TENS of thousands of Hampshire music fans are being warned of the fatal consequences of taking deadly drugs at festivals.

Psychoactive Substances – formerly known as legal highs – are responsible for the deaths of scores of young people across Britain, including those in the county.

Now, ahead of one of the biggest festival weekends of the year, youth ambassadors will be spreading the word to masses of revellers.

It comes after the launch of tough new laws criminalising the sale of lethal drugs on the high street and online.

The Psychoactive Substances Act (PSA) signalled a victory for the Daily Echo’s Say No to Legal Highs campaign, launched three years ago, calling for tougher laws, vendors and sellers to be held to account and tighter controls to stop youngsters buying the dangerous substances over the counter.

The Hampshire and Isle of Wight Youth Commission also launched its ‘Lethal Highs’ awareness campaign in October last year to inform young people, parents and those working with youngsters, of the dangers and how the law has changed.

This weekend members will visit Victorious Festival in Portsmouth to spread their message.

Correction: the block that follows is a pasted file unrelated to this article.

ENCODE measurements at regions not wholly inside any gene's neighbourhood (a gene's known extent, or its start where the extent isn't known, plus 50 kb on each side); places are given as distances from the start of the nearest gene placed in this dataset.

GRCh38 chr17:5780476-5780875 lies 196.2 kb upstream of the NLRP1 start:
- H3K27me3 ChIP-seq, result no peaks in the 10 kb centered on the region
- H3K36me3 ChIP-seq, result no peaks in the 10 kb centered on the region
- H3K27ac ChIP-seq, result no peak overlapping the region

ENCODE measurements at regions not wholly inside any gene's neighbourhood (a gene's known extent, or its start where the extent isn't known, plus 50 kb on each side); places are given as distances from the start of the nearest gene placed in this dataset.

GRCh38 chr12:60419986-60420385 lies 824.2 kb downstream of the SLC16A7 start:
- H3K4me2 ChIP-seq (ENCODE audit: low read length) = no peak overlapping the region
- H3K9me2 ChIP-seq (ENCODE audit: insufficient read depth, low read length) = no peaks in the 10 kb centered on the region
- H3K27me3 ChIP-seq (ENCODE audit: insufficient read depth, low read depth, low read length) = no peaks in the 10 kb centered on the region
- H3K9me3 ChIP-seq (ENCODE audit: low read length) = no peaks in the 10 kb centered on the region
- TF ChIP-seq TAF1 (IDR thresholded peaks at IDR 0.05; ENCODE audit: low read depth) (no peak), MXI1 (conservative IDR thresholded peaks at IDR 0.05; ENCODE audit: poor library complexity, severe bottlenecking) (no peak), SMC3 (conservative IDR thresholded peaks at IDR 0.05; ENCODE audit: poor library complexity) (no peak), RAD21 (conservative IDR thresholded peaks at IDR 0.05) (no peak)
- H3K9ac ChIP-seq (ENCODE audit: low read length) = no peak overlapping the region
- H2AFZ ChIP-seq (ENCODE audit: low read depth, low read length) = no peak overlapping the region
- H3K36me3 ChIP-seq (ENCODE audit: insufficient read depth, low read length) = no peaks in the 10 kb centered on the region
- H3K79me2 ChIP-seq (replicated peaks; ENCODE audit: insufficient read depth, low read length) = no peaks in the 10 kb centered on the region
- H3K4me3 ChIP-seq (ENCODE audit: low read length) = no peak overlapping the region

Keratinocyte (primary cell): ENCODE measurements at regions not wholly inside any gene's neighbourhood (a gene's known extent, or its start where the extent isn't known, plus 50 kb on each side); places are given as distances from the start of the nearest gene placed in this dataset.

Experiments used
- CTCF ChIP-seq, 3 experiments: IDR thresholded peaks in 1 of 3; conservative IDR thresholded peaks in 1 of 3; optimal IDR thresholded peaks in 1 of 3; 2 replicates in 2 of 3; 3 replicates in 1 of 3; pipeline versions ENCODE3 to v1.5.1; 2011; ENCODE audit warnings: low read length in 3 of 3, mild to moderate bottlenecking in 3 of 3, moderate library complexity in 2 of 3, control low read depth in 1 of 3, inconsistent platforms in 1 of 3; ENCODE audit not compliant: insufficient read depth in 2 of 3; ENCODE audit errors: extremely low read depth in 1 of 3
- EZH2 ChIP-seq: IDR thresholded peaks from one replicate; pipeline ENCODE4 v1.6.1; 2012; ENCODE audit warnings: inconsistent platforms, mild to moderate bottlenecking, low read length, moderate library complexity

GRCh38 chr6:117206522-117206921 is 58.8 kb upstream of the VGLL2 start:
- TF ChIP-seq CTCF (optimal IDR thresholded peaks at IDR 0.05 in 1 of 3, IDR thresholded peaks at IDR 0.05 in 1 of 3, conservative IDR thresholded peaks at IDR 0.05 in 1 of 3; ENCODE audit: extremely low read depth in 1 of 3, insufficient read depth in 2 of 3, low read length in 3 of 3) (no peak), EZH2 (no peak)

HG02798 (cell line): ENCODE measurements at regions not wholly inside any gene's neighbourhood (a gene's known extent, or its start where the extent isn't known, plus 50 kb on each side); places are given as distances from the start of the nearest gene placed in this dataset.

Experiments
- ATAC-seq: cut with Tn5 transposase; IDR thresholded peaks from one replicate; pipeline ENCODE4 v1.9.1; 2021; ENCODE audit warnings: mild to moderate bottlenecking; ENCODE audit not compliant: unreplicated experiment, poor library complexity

It comes two weeks after ambassadors visited BoomTown Fair near Winchester to reach out to revellers.

The PSA makes it an offence to produce, supply, offer to supply, possess with intent to supply, possess on custodial premises, import or export psychoactive substances. The maximum sentence is seven years’ imprisonment.

It also aims to ensure a watertight ban by stopping manufacturers circumventing the system by making tiny changes to the composition of the drugs to get around previous bans.

Patrick Allen, Youth Commission member from the New Forest, said: “By spreading knowledge of these risks we hope to allow young people to make an informed decision and prevent harm. We hope to get through to young people that in the legal highs game eventually everyone loses.”

Our campaign came after a number of deaths of young people in Hampshire including schoolboy Adam Hunt, from Millbrook, who died in hospital in August 2013 – five days after falling seriously ill after taking AMT and etizolam.

Trainee doctor Doug Ferguson, 19, from Chandler’s Ford, died after taking AMT in June 2012 and married father William Nutter, 32, from Andover, died after consuming AMT the following month.

And in April last year, bereaved mum Vivian Ryan called for the banning of legal highs which she believes killed her son Clint Broomfield, of Radstock Road in Woolston.